Somewhere in my house there is a large photo album. Real, physical pictures fit into narrow plastic sleeves, telling my family’s story. If you look at one of the earlier pictures, you can see a small boy at a football game, wearing a much-too-big t-shirt and an oversized ball cap. It's Friday night, the lights are out. The boy stands at the rail, midfield, taking in the scope of the scene. His father stands beside him. He wears a shirt that he has owned many years, keeping it all this time from when he himself suited up on the very field his eldest son now ogles. Their looks and mannerisms are not their only common trait this night. Boy and man, father and son, both are adorned in evergreen, a gold cougar upon their simple cotton shirts.
I grew up going to JCM football games. Other pictures provide evidence of a time when friends, stereotypes, and school allegiances did not prohibit my recurring attendance. In those days, before Madison, before Liberty, it was a simpler time. Kids went to their zoned schools. They played on the football team, and thousands came to watch the real athletes on the field. I was one of those people. So were my mother and brothers, as well as my father, who played JCM football and was pretty good at it, too. I remember many pickup games in the area beyond the end zone, my first real encounters with boys my age—in all other ways similar, yet very much different. I was too young to understand the blatant differences between us. I didn’t care what they looked like compared to me. If they could run and catch, that’s all that mattered. Those kids now are the ones under the lights, making the highlight reel, getting in the photo galleries. I watch them, just as I watch my youngest brother, holding his own in the same pickup games, the ghosts interplaying with the shadows beyond the Friday night lights.
Recently there has been a lot of talk and (honestly) confusion about what our school system will look like in the fall of 2016. I will be newly gone, a freshman once again, yet many of my friends will remain. My brothers will remain. My pickup game teammates will remain. While it would be easy for me to not care, to let the adults make the decisions, I cannot help but worry about it all. Talk of schools closing, where my friends experienced childhood, fill the halls of my high school—one whose existence is also in question. Uncertainty, confusion, anger—these emotions crawl inside my mind. I look out the window and see the crosswalk, the same crosswalk my dad walked, the very same the class of 1972 walked—brave souls in a dangerous new world. I shudder at the proposition that all this could go away, that so much history and story could be sacrificed at the hands of money, pride, and misunderstanding. Schools close and open, change or thrive. Superintendents are hired, then retired. Zones, jerseys, names, and games—these all change on the axis that is life. But people don’t. Kids don’t. Communities don’t. The same kids I played with so many years ago will always be there, appearing and disappearing from behind the same crumbling cinderblock walls. They have always been there. They will always be there. What will they grow up with? Will the same Friday night lights illuminate their spin moves and lucky catches? Some say no, that everything is changing, for the betterment of everyone. I have no comment to that. I just stare out the window, wondering where they are and what will become of the boys, now young men, who were my Friday night teammates.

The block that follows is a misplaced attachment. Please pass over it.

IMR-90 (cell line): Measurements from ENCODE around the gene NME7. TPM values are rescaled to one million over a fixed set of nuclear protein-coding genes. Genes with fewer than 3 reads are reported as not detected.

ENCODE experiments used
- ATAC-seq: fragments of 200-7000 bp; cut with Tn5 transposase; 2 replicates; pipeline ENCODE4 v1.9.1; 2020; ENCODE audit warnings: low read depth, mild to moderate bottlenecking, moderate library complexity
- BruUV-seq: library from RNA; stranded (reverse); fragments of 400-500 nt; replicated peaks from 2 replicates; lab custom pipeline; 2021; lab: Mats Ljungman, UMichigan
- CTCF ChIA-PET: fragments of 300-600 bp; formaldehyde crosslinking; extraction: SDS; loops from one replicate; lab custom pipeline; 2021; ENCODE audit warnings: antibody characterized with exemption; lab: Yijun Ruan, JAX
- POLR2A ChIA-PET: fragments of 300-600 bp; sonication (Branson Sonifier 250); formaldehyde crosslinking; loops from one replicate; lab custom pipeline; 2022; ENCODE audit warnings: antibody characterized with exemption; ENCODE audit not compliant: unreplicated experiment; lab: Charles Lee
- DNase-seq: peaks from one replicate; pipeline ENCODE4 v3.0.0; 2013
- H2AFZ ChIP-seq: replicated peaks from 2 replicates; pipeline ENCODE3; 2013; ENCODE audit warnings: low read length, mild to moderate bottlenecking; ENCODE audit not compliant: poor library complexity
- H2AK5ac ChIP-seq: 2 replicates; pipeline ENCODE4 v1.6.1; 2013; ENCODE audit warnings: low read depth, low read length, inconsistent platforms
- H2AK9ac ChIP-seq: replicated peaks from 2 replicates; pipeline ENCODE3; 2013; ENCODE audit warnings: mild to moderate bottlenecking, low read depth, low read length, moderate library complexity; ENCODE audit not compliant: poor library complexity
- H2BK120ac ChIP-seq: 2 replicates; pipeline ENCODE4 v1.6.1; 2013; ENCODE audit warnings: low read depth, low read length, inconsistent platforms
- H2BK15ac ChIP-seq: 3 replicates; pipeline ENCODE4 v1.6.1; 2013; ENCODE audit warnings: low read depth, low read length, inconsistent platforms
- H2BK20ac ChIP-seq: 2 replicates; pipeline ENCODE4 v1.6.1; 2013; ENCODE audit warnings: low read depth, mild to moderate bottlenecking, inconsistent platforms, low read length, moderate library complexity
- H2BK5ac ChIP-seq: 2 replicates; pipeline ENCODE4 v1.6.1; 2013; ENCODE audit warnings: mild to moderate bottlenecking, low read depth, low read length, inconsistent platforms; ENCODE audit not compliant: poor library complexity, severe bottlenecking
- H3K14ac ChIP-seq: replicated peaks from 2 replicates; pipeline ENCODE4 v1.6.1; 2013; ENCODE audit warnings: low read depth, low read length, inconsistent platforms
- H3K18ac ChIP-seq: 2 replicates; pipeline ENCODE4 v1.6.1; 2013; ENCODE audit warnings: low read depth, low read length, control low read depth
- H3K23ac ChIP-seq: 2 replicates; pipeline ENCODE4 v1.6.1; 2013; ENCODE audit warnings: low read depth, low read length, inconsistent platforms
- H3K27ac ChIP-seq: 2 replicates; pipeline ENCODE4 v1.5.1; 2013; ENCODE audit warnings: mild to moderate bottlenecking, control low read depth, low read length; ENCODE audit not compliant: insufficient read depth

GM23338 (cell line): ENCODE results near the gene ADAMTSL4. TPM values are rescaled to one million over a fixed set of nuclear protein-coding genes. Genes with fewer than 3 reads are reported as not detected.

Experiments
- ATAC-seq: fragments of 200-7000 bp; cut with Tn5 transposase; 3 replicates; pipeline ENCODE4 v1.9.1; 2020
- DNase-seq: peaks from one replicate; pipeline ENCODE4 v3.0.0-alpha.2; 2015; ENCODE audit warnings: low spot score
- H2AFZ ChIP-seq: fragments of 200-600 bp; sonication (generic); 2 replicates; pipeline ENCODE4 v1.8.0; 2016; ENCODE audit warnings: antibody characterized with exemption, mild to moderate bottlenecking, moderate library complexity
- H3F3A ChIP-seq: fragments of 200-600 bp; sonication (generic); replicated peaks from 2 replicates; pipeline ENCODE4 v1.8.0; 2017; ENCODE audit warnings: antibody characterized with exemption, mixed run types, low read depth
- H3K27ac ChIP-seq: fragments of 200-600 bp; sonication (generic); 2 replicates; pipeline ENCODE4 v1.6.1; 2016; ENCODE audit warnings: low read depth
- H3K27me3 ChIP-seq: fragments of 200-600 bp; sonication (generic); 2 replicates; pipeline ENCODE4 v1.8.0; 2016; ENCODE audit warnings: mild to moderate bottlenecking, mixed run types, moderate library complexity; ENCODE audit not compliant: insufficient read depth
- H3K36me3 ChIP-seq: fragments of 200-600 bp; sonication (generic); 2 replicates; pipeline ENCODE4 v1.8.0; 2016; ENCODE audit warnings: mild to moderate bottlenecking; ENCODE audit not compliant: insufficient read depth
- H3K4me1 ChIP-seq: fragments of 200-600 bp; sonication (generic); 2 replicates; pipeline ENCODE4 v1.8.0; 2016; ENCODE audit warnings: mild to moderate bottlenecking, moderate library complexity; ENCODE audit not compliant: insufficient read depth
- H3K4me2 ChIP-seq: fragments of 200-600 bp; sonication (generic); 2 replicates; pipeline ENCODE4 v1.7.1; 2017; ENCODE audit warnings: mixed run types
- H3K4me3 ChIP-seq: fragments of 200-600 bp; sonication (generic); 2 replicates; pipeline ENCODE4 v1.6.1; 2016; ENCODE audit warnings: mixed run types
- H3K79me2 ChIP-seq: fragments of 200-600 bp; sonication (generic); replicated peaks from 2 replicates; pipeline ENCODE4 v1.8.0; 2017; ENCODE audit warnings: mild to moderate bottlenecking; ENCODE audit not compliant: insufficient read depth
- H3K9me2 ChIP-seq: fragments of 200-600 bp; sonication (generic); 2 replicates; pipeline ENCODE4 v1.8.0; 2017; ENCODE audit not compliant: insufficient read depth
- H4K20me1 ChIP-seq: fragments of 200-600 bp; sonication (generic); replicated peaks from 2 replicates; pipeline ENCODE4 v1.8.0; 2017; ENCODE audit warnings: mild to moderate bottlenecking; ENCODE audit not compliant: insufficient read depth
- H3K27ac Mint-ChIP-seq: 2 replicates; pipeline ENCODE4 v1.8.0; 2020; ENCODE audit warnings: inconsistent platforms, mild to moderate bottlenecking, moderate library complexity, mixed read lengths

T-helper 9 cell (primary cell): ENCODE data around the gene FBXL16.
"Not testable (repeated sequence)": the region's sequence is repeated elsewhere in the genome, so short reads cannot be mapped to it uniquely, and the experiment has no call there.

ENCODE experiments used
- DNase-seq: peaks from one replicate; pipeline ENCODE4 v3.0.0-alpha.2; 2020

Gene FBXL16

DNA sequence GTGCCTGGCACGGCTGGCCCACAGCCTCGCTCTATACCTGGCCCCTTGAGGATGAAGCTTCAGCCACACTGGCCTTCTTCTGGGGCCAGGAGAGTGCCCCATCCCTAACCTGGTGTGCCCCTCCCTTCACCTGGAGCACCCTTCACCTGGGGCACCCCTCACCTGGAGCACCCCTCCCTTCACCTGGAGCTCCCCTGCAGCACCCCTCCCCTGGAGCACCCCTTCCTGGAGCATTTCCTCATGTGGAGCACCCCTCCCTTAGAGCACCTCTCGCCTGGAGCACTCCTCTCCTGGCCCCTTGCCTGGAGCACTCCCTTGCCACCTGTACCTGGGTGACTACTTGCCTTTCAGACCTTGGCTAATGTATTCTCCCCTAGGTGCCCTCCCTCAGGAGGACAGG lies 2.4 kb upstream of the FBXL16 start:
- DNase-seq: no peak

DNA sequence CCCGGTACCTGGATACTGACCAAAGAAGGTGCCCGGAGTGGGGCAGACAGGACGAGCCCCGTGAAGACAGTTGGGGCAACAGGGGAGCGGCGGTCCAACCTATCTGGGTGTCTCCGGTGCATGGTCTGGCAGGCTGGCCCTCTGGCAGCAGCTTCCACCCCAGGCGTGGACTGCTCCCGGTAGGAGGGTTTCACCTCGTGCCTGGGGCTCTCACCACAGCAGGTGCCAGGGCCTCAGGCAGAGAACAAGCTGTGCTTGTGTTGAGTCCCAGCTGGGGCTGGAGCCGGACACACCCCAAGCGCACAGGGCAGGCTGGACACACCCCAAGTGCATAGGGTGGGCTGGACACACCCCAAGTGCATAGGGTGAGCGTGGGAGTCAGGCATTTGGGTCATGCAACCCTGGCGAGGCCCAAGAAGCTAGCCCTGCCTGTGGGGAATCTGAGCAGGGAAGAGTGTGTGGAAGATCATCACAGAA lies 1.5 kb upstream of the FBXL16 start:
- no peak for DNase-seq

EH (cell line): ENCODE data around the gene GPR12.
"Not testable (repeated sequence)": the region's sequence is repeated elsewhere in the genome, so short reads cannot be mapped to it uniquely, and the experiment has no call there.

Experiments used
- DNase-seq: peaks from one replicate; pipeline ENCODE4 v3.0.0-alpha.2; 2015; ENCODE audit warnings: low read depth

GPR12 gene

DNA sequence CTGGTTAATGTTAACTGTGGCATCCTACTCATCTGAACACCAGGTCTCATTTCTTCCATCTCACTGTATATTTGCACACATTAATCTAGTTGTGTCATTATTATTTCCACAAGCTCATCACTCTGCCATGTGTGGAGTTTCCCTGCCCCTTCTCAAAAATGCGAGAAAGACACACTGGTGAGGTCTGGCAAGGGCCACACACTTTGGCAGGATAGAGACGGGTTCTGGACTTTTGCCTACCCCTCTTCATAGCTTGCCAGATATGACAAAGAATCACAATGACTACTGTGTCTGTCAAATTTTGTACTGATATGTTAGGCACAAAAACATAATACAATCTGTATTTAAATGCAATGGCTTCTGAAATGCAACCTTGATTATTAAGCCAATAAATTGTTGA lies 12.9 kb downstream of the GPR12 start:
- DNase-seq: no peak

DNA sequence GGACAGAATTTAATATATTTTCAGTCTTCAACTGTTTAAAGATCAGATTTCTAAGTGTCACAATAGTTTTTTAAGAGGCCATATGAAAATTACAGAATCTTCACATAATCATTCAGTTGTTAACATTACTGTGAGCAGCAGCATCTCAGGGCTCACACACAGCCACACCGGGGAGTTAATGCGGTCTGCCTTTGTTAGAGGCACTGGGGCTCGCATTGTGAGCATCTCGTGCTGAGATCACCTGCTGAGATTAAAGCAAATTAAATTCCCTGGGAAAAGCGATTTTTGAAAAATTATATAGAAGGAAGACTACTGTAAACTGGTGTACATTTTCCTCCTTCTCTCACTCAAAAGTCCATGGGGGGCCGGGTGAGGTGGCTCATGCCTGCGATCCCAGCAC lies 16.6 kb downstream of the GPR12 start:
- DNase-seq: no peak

Samuel Tilleros is a senior at Madison Academic High School, where he enjoys writing for the Galloping Gazette and running cross country and track for the Mustangs. He hopes to either be teaching high school history or be a contributing writer for the magazine Outside for a career.
Header image by Ericka Hamilton.